you in a few days.
Assume that after a few days work, Gary developed the following cost formulas,
all with a coefficient of determination greater than 90 percent:
Direct labor cost = \$10X, where X = Direct labor hours
Power cost = \$68,000 + 0.9Y, where Y = Machine hours
Setup cost = \$98,000 + \$400Z, where Z = Number of setups
The actual measure of each activity driver is as follows:
Direct labor hours
Machine hours
Number of setups

20,000
90,000
110

Required:
1. Prepare a performance report for direct labor, power, and setups using the direct labor-based formulas.
2. Prepare a performance report for direct labor, power, and setups using the multiple cost driver formulas that Gary
developed.
3. Of the two approaches, which provides the more accurate picture of Amys performance? Why?

## 19 ACTIVITY FLEXIBLE BUDGETING

Billy Adams, controller for Westcott, Inc., prepared the following budget for manufacturing costs at two different
levels of activity for 2010:
DIRECT LABOR HOURS
Level of Activity
50,000
100,000
Direct materials
Direct labor
Depreciation (plant)
Subtotal

\$300,000
200,000
100,000
\$600,000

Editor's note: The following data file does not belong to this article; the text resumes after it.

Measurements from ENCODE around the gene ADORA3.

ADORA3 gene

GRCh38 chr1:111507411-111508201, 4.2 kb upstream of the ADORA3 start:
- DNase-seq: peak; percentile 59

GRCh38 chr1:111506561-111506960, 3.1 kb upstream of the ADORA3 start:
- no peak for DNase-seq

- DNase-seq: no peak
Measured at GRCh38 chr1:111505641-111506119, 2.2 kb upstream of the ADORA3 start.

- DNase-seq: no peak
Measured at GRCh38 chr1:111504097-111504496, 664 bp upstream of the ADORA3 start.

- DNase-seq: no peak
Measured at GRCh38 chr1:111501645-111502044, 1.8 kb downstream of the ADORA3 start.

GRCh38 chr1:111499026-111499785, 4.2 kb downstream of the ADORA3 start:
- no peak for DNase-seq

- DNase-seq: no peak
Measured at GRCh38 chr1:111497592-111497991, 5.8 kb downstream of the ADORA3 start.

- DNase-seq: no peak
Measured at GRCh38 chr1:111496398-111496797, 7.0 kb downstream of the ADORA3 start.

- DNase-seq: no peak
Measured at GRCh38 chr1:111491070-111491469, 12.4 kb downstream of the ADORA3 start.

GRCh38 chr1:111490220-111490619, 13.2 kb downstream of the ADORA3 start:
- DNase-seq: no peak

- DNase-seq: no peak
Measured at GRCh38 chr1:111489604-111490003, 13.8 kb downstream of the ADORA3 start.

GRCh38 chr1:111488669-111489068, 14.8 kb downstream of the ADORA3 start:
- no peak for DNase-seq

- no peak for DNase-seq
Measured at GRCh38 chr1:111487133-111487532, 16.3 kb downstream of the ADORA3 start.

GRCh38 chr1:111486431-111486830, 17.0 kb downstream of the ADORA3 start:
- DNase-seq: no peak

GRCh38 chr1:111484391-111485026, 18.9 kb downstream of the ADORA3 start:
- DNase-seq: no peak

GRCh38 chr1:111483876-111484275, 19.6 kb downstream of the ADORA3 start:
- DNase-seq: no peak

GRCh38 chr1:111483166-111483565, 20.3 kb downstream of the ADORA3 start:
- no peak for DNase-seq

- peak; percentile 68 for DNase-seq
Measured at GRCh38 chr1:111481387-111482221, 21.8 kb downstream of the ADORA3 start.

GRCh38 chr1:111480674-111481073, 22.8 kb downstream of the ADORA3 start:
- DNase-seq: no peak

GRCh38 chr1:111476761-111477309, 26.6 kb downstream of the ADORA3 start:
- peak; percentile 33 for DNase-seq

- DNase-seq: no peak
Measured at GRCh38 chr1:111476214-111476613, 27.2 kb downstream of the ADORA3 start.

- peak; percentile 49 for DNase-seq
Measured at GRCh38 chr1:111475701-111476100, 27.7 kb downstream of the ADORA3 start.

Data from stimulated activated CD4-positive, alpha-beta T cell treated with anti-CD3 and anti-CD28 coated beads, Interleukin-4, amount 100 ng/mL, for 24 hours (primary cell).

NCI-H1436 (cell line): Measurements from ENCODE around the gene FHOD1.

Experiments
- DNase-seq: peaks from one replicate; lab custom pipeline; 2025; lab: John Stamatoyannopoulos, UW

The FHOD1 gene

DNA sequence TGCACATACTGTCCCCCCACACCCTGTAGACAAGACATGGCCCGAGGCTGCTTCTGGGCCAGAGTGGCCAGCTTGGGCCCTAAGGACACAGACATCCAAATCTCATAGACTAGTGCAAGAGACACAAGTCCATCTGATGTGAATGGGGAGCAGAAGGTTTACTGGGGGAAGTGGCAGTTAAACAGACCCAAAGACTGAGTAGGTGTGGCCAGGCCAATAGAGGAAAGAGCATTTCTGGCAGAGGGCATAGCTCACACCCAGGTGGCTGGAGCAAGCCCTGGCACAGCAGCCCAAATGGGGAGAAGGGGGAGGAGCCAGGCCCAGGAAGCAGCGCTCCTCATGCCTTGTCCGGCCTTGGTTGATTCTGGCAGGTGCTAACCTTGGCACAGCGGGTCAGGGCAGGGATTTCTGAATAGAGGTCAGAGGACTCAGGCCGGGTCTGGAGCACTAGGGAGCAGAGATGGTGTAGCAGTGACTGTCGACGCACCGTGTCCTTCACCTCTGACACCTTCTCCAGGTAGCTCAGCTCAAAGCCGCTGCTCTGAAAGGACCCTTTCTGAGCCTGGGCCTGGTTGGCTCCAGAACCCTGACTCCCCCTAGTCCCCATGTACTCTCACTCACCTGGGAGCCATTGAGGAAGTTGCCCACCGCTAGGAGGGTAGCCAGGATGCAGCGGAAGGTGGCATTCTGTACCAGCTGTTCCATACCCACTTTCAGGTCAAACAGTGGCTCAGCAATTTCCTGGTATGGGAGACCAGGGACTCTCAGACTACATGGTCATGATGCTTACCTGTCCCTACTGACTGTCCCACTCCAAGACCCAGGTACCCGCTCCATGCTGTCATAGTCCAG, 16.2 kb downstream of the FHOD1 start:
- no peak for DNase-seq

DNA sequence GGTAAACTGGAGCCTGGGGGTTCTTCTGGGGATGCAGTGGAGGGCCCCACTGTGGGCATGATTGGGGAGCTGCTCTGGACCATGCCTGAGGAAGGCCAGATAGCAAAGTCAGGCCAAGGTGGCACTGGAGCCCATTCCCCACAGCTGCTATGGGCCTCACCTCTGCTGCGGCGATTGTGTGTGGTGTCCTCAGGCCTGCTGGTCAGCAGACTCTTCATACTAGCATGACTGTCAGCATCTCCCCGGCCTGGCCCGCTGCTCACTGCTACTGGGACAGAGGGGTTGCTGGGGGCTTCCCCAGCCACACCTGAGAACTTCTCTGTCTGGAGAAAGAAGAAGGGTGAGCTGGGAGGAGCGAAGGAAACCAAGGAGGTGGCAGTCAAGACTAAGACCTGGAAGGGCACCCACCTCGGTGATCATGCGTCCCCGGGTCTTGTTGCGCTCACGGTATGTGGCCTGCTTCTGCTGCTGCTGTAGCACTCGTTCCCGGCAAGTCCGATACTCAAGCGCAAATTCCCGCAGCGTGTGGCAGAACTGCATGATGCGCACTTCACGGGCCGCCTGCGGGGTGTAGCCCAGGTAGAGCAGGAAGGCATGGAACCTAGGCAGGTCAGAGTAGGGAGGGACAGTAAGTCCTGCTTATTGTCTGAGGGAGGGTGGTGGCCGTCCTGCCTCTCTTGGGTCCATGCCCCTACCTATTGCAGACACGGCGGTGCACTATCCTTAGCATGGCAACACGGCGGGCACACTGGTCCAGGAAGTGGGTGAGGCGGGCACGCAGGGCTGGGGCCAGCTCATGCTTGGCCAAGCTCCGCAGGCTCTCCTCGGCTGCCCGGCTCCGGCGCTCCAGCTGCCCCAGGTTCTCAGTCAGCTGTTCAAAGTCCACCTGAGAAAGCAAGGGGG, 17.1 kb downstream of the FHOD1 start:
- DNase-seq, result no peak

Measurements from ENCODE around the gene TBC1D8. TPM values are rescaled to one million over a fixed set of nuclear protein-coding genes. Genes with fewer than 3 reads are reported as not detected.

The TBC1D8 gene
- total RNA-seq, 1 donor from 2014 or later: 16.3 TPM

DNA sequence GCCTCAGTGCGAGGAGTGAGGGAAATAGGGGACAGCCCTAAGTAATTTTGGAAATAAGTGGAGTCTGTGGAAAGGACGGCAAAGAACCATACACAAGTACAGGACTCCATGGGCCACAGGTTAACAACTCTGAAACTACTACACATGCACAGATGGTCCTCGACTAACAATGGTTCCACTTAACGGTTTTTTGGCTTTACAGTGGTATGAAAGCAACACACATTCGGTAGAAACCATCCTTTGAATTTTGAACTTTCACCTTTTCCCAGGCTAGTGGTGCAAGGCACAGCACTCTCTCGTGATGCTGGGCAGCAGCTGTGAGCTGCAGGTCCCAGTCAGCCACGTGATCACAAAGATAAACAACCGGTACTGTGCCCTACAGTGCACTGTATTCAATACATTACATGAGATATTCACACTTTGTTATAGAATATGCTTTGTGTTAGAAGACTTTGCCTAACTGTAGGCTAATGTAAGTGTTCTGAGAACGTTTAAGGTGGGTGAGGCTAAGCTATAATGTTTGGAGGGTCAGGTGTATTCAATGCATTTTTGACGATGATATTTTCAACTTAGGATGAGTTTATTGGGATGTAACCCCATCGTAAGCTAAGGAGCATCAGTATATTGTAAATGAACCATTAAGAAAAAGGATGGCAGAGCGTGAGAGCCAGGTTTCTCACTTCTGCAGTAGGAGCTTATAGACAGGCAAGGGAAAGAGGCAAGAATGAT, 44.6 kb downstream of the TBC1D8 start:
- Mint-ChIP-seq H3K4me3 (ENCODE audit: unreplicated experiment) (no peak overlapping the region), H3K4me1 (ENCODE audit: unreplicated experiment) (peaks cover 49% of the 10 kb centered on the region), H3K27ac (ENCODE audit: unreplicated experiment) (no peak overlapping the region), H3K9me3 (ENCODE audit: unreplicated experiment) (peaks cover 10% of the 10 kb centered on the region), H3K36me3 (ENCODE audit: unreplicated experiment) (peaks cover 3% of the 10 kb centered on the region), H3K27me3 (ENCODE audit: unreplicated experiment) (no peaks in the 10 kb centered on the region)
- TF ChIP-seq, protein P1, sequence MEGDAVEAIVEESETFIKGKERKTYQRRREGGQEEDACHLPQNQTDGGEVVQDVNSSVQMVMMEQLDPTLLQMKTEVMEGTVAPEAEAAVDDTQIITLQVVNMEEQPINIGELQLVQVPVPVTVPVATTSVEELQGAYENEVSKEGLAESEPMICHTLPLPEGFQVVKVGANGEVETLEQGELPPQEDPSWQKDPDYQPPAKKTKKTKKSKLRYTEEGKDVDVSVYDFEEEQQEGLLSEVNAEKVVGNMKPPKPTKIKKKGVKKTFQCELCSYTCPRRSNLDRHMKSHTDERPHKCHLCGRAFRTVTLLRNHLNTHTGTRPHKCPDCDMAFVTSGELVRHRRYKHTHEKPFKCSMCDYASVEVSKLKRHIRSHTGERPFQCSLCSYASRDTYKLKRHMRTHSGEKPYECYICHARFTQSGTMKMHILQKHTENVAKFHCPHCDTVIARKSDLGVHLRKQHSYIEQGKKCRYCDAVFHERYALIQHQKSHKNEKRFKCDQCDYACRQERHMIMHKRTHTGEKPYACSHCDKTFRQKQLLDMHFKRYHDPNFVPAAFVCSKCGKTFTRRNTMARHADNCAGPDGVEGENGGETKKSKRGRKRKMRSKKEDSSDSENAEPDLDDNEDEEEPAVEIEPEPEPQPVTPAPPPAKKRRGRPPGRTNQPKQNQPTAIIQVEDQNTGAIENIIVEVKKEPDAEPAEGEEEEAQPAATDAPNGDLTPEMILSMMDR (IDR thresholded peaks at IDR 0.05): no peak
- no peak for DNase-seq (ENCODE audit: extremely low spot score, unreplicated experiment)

\$ 600,000
400,000
100,000
\$1,100,000

MACHINE HOURS
Level of Activity
200,000
300,000
Maintaining equipment
Machining
Subtotal

\$ 360,000
112,000
\$472,000

\$ 510,000
162,000
\$ 672,000

MATERIAL MOVES
Level of Activity
20,000
40,000
Materials handling

\$165,000

\$290,000

## NUMBER OF BATCHES INSPECTED

Level of Activity
100
200
Inspecting products
Total

\$ 125,000
\$1,362,000

\$ 225,000
\$2,287,000

During 2009, Westcott employees worked a total of 80,000 direct labor hours,
used 250,000 machine hours, made 32,000 moves, and performed 120 batch
inspections. The following actual costs were incurred:
Direct materials
Direct labor
Depreciation
Maintenance
Machining

\$440,000
355,000
100,000
425,000
142,000

Materials handling
Inspecting products

232,500
160,000

Westcott applies overhead using rates based on direct labor hours, machine hours,
number of moves, and number of batches. The second level of activity (the far right
column in the preceding table) is the practical level of activity (the available activity